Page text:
Lots of freezing pipes, long underwear and cars that refuse to start.
These things are expected to arrive Monday along with a cold front that could bring the most frigid weather Chicagoans have ever experienced.
The record of minus 27 was set Jan. 20, 1985.
Monday’s high will be 6 below zero, according to the National Weather service. The low, expected to arrive in the evening, is predicted to reach minus 20, the weather service said.
“Breaking the record is not impossible,” said National Weather Service Meteorologist Gino Izzi.
“And wind chills are just going to be ungodly,” said Izzo, who noted that intermittent gusts up to 30 mph will hit the Chicago area Friday night and stick around for several days, bringing windchills of approaching minus 50.
“It’s conceivable that for 48 hours, or more, it will be below zero,” Izzi said.
Friday morning temperatures in the Loop are expected to be about zero.
Icing issues caused minor delays and nearly 200 flights were cancelled Friday morning at O’Hare International Airport, according to the city’s Dept. of Aviation. Flights also had minor delays at Midway International Airport, where more than 60 flights had been cancelled as of 7:30 a.m.
Temperatures will only show noticeable improvement by midweek, when the highs are forecast to reach into the teens — and even that isn’t close to the normal high for this time of year, which is in the low 30s.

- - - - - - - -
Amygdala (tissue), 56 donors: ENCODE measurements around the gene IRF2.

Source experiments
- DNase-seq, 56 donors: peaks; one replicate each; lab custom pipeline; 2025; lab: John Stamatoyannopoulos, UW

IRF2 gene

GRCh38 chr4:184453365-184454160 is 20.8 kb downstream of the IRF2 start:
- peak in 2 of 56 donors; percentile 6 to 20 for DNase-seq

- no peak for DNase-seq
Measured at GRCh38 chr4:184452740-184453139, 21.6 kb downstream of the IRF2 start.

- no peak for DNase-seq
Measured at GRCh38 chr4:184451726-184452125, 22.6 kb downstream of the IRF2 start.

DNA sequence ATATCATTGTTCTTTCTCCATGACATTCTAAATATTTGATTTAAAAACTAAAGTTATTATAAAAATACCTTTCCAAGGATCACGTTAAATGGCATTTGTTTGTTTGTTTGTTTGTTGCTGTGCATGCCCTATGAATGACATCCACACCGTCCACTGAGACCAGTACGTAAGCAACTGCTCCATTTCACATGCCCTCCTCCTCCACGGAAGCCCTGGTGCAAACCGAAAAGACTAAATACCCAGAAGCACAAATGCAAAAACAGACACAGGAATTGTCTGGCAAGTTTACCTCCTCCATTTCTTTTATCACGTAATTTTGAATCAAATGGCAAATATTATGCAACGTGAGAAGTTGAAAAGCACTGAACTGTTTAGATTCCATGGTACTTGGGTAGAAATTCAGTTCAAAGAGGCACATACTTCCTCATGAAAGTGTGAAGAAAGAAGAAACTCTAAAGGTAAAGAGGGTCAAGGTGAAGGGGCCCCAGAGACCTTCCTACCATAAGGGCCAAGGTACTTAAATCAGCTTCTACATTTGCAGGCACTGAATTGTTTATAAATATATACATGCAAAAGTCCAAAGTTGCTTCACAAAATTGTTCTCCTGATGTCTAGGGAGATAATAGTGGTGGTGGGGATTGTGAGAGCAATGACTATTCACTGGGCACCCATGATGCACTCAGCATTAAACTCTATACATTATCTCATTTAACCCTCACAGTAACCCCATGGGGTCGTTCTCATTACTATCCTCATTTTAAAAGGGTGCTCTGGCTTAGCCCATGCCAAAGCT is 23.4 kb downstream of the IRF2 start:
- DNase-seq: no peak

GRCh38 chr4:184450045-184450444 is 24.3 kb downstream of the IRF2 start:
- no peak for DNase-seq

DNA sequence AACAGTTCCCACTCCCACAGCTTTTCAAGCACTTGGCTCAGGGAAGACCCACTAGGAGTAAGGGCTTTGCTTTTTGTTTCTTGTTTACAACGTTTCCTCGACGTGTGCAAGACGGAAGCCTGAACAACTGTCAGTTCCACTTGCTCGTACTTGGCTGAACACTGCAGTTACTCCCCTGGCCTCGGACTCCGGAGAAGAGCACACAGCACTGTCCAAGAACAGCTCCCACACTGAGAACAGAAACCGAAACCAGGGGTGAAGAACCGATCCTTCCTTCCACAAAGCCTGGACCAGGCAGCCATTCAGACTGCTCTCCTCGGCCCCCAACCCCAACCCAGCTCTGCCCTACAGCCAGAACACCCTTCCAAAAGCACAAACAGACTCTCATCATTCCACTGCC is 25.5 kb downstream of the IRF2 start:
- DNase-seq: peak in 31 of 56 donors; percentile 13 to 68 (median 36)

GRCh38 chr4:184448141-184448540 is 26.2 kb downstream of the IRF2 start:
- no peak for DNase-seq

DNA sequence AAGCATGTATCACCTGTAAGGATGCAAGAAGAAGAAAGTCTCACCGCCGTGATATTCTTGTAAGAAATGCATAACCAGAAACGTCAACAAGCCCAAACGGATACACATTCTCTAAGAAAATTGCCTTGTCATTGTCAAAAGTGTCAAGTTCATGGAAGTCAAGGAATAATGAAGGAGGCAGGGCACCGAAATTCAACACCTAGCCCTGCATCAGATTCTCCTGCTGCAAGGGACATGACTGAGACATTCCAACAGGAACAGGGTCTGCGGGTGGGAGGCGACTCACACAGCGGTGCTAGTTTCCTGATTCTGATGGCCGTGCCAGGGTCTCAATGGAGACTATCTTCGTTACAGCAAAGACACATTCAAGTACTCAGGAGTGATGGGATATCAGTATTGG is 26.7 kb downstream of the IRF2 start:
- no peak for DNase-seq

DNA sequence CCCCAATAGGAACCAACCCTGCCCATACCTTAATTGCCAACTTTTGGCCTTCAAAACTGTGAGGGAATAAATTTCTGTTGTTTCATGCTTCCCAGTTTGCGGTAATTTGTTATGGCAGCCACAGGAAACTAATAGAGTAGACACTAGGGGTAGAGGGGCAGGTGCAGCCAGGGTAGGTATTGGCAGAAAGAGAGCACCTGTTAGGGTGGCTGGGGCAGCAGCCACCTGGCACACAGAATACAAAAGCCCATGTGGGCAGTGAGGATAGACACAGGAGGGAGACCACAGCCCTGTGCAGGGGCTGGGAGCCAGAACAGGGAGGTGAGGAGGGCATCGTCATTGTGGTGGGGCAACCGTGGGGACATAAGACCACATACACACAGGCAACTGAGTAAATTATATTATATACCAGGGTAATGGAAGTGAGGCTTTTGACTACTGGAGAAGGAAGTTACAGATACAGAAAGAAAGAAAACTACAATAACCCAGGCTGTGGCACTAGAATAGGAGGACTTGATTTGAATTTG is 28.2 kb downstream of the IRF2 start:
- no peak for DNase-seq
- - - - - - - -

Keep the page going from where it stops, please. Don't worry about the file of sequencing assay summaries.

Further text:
City officials on Thursday strongly urged caution as the cold moves in.
“If the matter can wait until the weather gets warmer, let it wait,” the city Department of Public Health’s Dr. Suzet McKinney told reporters at the Office of Emergency Management on the Near West Side.
The snow that made for a tricky commute stopped falling Thursday evening but may return next week — although forecasters aren’t predicting how much just yet.
Things got so treacherous on the streets Thursday that the city temporarily suspended Divvy bike service — to “protect the safety of our members and staff,” according to a news release. Divvy bikes that had already been rented could still be returned to any available Divvy dock.
The U.S. Postal Service reached out for help, asking customers to clear the snow so that mail carriers could safely navigate sidewalks, steps and porches.
The storm that arrived on New Year’s Eve has dropped 10.9 inches of snow at O’Hare and 12.3 inches at Midway as of on Thursday evening, according to the Weather Service.
The snow provided a happy distraction to loads of sledders and cross country skiers. And it could not stop runners, many of whom took advantage of a plowed lakefront path. “It’s not so bad,” said Stephen Strong, 25, as he ran past Diversey Harbor on a five mile run.
The city’s full fleet of 287 snow plows and salt spreaders — as well as dozens of other smaller vehicles — were out scraping snow from the streets Thursday.